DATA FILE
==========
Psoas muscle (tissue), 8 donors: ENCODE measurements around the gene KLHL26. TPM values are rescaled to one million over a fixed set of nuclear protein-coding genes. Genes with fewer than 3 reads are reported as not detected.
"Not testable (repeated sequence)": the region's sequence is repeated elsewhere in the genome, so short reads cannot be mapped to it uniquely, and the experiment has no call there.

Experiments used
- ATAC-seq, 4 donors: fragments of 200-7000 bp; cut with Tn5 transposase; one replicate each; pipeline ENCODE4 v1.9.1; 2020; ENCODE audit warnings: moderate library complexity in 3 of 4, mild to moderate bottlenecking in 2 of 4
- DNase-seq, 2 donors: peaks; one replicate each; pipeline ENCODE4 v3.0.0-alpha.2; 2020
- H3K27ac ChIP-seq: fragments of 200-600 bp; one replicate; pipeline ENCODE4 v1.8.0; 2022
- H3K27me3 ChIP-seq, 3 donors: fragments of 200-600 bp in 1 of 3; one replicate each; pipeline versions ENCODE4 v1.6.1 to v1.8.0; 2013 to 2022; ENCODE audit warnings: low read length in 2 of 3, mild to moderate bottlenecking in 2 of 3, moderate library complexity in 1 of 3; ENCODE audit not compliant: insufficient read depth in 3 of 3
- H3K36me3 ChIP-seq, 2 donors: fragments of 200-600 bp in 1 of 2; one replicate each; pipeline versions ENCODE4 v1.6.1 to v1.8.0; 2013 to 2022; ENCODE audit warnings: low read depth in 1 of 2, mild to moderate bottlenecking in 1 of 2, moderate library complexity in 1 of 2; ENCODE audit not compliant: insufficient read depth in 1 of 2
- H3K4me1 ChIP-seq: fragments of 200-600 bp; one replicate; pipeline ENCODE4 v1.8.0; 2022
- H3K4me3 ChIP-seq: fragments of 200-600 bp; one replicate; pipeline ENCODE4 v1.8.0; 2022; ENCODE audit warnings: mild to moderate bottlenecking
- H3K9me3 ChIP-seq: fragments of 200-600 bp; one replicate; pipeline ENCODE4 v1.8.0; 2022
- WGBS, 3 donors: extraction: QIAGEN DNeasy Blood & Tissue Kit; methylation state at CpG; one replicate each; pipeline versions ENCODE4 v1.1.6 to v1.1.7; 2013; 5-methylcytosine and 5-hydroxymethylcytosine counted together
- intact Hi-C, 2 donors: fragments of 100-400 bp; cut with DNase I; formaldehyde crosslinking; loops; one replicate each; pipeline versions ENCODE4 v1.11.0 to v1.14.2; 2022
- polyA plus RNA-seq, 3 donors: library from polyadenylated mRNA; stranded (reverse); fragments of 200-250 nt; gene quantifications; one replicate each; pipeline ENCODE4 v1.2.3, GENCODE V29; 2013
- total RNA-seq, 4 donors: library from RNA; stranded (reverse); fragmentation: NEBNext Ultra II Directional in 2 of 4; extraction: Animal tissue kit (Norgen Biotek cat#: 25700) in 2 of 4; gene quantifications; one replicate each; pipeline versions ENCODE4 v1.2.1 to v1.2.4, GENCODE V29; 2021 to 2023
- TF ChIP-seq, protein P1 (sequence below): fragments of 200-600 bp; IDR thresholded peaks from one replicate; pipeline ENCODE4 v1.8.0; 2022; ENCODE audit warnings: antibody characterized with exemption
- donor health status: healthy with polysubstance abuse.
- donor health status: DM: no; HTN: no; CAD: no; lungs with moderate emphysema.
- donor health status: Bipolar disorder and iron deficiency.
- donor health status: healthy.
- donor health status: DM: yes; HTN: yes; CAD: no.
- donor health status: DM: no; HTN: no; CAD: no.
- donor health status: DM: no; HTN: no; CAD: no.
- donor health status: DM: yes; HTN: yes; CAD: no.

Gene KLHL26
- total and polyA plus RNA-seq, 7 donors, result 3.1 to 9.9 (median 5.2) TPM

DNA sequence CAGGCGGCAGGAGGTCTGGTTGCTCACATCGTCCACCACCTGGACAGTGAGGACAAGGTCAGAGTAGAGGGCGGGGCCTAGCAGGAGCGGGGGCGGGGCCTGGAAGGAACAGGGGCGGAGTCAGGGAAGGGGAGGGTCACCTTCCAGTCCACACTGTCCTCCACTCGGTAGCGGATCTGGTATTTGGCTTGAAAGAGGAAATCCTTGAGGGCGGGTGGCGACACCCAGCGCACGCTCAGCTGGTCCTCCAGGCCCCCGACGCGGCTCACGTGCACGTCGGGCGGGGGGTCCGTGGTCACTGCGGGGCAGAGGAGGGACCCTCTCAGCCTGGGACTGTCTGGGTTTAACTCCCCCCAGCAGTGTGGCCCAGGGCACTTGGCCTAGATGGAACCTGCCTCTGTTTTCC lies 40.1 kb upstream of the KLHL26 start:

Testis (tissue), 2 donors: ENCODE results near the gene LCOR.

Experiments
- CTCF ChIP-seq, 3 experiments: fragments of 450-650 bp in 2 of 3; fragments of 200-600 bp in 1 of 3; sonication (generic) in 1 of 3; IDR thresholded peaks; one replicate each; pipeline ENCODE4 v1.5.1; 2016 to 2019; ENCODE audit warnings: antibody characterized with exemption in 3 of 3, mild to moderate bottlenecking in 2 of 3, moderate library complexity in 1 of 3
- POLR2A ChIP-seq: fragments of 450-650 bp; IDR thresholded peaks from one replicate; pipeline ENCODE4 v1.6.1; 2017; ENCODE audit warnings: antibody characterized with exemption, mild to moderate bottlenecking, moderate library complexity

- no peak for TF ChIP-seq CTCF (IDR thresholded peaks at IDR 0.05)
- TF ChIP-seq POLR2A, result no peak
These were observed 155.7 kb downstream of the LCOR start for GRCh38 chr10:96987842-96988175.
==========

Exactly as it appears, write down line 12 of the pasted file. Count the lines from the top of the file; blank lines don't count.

- WGBS, 3 donors: extraction: QIAGEN DNeasy Blood & Tissue Kit; methylation state at CpG; one replicate each; pipeline versions ENCODE4 v1.1.6 to v1.1.7; 2013; 5-methylcytosine and 5-hydroxymethylcytosine counted together